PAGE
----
Wednesday, October 19, 2005

"Toll road debts are skidding out of control."

Analyst says toll roads heading for trouble

Wednesday, 19 October , 2005

Reporter: Stephen Long
Australian Broadcasting Corporation
Copyright 2005

TONY EASTLEY: It wasn't so long ago that toll roads were seen as a sure way to make money but now questions are being asked about whether even some of Australia's busiest toll roads will make enough in the long run to pay their debts.

One expert says the traffic targets set by the companies are far too ambitious, and he wonders how they'll turn a profit.

Finance Correspondent Stephen Long reports.

STEPHEN LONG: There's a lot of millionaires at Macquarie Bank thanks to roll roads and until recently, tollway companies have been darlings of the stock market.

But now there are claims that toll road debts are skidding out of control.

JOHN GOLDBERG: I don't think it's sustainable in the long-term at all.

STEPHEN LONG: That's Dr John Goldberg of Sydney University. He's analysed the accounts of the M2 motorway in Sydney's north-west, and Citylink in Melbourne - both now owned by Transurban.

He says the way they value future cash flows is optimistic and implausible, and as to the long-run estimates of vehicle use, well, they're one big traffic jam.

JOHN GOLDBERG: You're talking about traffic which corresponds to gridlock, particularly in the peak two hour period in the mornings.

STEPHEN LONG: So basically to make the kind of revenues in the future that the toll road companies are predicting, they would have levels of traffic that would just be choking, amounting to gridlock?

JOHN GOLDBERG: Exactly. Exactly.

STEPHEN LONG: Dr Goldberg claims there are similar problems with Macquarie toll roads.

JOHN GOLDBERG: If you take Connect East, it's structured the same way. The Eastern Distributor in Sydney is structured the same way.

STEPHEN LONG: Toll roads cost a lot to build and generally don't make a profit for many years. So to make their stock attractive to investors, toll road companies borrow against future earnings, and pay that yet to be earned money out to shareholders in dividends today, often refinancing and upping the debt again and again.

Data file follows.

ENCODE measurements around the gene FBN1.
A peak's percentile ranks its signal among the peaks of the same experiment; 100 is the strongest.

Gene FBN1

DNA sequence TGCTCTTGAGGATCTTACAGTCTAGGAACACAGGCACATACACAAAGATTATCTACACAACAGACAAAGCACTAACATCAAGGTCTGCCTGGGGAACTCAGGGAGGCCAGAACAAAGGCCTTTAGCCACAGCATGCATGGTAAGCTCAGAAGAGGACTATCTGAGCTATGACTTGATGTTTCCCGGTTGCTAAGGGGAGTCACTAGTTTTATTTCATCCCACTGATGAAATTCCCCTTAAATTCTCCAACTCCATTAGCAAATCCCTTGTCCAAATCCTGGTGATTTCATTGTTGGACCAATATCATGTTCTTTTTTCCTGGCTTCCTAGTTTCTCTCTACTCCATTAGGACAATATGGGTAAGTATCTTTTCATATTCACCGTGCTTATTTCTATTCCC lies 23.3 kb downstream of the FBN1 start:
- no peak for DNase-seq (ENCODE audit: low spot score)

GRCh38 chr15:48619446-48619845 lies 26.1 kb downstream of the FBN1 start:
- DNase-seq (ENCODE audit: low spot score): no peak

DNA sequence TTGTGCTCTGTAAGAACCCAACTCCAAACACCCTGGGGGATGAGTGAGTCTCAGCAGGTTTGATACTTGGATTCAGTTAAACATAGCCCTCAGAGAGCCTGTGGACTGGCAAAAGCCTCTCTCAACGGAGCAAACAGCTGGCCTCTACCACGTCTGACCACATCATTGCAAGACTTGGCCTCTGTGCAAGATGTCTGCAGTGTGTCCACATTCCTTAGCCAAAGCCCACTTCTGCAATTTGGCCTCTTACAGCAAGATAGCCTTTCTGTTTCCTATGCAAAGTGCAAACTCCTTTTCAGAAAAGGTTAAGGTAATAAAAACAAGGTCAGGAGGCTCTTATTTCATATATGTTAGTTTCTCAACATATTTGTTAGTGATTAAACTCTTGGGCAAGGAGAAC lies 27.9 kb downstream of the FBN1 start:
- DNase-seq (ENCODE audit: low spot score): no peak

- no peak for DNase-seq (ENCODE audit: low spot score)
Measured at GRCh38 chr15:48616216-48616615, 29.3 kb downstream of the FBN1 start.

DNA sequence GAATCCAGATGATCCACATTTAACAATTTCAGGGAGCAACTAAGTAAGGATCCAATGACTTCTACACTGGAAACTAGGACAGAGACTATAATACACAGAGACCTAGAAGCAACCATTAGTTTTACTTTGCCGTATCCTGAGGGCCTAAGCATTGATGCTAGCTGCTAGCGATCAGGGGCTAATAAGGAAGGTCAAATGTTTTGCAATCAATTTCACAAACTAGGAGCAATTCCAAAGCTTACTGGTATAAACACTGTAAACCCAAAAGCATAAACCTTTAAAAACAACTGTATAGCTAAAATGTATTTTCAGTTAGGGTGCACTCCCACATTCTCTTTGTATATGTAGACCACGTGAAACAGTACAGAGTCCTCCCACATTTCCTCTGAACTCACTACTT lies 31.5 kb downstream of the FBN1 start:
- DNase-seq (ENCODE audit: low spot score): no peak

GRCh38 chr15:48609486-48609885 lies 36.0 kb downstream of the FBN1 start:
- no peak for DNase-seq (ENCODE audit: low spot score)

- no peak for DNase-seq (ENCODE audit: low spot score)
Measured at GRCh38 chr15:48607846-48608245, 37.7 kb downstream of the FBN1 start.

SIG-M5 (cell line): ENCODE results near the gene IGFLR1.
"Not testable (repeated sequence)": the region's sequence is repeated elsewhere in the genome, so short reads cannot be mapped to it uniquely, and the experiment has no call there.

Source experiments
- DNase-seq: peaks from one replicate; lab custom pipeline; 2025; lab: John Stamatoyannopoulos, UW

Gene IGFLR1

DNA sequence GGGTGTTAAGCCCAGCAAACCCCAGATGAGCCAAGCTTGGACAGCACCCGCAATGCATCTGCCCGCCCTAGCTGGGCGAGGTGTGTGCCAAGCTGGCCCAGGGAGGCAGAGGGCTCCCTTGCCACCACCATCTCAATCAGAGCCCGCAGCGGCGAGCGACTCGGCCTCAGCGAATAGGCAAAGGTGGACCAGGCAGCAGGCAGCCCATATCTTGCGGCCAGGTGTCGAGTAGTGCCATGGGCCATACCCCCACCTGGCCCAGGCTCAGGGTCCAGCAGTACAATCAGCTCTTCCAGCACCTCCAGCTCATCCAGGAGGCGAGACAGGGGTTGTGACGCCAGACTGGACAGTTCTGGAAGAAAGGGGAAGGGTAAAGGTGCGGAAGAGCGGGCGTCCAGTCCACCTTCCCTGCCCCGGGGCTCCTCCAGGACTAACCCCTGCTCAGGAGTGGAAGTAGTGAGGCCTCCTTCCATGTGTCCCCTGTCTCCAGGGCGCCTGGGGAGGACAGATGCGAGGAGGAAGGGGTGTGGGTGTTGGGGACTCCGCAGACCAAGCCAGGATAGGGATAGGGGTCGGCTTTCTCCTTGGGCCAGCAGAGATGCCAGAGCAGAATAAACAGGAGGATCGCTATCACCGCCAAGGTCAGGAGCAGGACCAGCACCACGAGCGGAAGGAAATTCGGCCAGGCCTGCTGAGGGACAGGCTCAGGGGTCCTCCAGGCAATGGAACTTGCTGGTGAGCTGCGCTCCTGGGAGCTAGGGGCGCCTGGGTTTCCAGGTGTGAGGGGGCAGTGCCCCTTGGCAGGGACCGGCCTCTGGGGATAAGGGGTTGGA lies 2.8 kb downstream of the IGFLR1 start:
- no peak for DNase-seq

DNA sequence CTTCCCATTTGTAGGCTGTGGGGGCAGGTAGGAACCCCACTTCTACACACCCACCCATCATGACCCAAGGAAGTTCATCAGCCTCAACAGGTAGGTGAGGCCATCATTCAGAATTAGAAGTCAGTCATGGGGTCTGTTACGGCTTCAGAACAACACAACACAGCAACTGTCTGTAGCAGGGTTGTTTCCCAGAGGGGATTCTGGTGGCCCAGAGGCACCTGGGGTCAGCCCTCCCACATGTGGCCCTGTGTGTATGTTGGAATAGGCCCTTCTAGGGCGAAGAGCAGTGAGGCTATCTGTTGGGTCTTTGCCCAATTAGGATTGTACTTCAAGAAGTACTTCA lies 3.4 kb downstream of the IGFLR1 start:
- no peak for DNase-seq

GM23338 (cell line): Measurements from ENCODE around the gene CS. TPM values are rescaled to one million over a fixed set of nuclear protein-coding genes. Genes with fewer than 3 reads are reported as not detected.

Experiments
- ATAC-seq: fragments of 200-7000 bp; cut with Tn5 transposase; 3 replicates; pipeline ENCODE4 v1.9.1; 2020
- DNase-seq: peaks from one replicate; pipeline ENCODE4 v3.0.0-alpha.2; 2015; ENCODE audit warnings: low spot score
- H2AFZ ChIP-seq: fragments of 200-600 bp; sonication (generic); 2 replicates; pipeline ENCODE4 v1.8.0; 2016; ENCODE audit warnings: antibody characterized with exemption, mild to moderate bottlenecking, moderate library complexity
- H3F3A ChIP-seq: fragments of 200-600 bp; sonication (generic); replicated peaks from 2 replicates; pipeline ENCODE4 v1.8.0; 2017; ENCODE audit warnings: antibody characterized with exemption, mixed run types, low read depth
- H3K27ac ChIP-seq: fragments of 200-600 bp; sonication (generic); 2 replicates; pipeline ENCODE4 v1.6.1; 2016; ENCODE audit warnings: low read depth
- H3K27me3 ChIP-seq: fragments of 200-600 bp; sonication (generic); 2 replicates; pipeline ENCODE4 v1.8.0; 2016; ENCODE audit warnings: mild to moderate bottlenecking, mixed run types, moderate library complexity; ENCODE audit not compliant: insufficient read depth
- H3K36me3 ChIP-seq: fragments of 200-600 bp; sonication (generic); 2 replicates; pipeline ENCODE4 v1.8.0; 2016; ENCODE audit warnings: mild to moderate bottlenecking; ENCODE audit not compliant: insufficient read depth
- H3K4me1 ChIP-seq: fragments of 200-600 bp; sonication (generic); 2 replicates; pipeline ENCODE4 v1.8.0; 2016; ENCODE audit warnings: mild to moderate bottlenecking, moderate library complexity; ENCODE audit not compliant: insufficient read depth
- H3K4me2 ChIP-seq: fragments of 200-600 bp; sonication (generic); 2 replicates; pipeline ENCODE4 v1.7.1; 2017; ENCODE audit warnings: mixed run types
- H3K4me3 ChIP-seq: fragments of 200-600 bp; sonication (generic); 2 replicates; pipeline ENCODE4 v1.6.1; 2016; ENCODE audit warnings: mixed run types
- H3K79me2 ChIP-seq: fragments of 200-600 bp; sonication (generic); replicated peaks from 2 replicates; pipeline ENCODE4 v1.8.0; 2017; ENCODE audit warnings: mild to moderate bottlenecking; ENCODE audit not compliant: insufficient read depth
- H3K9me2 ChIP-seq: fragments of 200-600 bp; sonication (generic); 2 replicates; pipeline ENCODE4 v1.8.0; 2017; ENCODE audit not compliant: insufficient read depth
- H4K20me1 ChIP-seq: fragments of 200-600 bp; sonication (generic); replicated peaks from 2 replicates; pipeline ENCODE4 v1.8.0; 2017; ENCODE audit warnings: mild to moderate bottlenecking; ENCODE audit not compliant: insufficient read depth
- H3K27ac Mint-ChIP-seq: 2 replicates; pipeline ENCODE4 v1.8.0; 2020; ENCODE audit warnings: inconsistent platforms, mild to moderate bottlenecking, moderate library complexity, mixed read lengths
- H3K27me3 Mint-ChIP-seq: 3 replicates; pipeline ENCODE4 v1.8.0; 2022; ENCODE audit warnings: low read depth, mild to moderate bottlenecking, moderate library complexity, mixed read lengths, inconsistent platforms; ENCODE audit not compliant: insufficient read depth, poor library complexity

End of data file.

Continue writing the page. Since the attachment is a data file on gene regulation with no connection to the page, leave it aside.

Of course those debts eventually have to be repaid. So to keep investors fed with dividends, toll road companies have to buy new assets and start the process all over again. It's a model widely accepted by the financial markets but that doesn't convince or surprise the critics.

JOHN GOLDBERG: You know, you've got the analysts, stockbrokers and nobody wants to know.

STEPHEN LONG: In fact, some investors are raising concerns.

Goldman Sachs JBWere recently rated Transurban a long-term "sell" because it's so heavily geared, that nearly half of its future payments to shareholders will come from debt.

But few seem to buy the claims that Transurban's toll roads won't make enough to pay their debts or Dr Goldberg's claim that the projects are only viable because of tax breaks.

A spokesman for Transurban said Dr Goldberg was a lone voice and his analysis was full of fundamental mistakes. He pointed out that the company's debt has a robust "A-minus" credit rating.

TONY EASTLEY: Stephen Long reporting.

Australian Broadcasting Corporation: